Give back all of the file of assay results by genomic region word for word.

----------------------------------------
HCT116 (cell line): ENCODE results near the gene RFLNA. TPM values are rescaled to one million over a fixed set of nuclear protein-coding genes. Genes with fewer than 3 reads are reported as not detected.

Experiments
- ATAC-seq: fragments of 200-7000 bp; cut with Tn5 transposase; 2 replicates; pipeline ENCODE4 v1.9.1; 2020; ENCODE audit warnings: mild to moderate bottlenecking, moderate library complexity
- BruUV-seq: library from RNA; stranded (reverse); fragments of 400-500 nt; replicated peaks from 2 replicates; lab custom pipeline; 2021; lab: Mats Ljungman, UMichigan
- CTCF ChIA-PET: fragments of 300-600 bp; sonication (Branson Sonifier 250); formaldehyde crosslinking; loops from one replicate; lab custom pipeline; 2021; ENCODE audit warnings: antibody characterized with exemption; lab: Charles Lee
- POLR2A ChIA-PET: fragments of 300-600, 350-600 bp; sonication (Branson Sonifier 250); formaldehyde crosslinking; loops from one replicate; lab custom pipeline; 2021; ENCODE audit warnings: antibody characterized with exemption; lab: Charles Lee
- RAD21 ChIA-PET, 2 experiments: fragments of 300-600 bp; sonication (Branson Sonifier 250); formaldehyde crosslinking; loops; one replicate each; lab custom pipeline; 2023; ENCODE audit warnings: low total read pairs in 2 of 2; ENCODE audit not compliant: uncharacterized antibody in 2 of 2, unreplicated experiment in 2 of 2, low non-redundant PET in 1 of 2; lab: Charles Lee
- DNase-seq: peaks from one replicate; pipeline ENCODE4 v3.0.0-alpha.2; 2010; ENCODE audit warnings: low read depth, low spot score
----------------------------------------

HCT116 (cell line): ENCODE results near the gene RFLNA. TPM values are rescaled to one million over a fixed set of nuclear protein-coding genes. Genes with fewer than 3 reads are reported as not detected.

Experiments
- ATAC-seq: fragments of 200-7000 bp; cut with Tn5 transposase; 2 replicates; pipeline ENCODE4 v1.9.1; 2020; ENCODE audit warnings: mild to moderate bottlenecking, moderate library complexity
- BruUV-seq: library from RNA; stranded (reverse); fragments of 400-500 nt; replicated peaks from 2 replicates; lab custom pipeline; 2021; lab: Mats Ljungman, UMichigan
- CTCF ChIA-PET: fragments of 300-600 bp; sonication (Branson Sonifier 250); formaldehyde crosslinking; loops from one replicate; lab custom pipeline; 2021; ENCODE audit warnings: antibody characterized with exemption; lab: Charles Lee
- POLR2A ChIA-PET: fragments of 300-600, 350-600 bp; sonication (Branson Sonifier 250); formaldehyde crosslinking; loops from one replicate; lab custom pipeline; 2021; ENCODE audit warnings: antibody characterized with exemption; lab: Charles Lee
- RAD21 ChIA-PET, 2 experiments: fragments of 300-600 bp; sonication (Branson Sonifier 250); formaldehyde crosslinking; loops; one replicate each; lab custom pipeline; 2023; ENCODE audit warnings: low total read pairs in 2 of 2; ENCODE audit not compliant: uncharacterized antibody in 2 of 2, unreplicated experiment in 2 of 2, low non-redundant PET in 1 of 2; lab: Charles Lee
- DNase-seq: peaks from one replicate; pipeline ENCODE4 v3.0.0-alpha.2; 2010; ENCODE audit warnings: low read depth, low spot score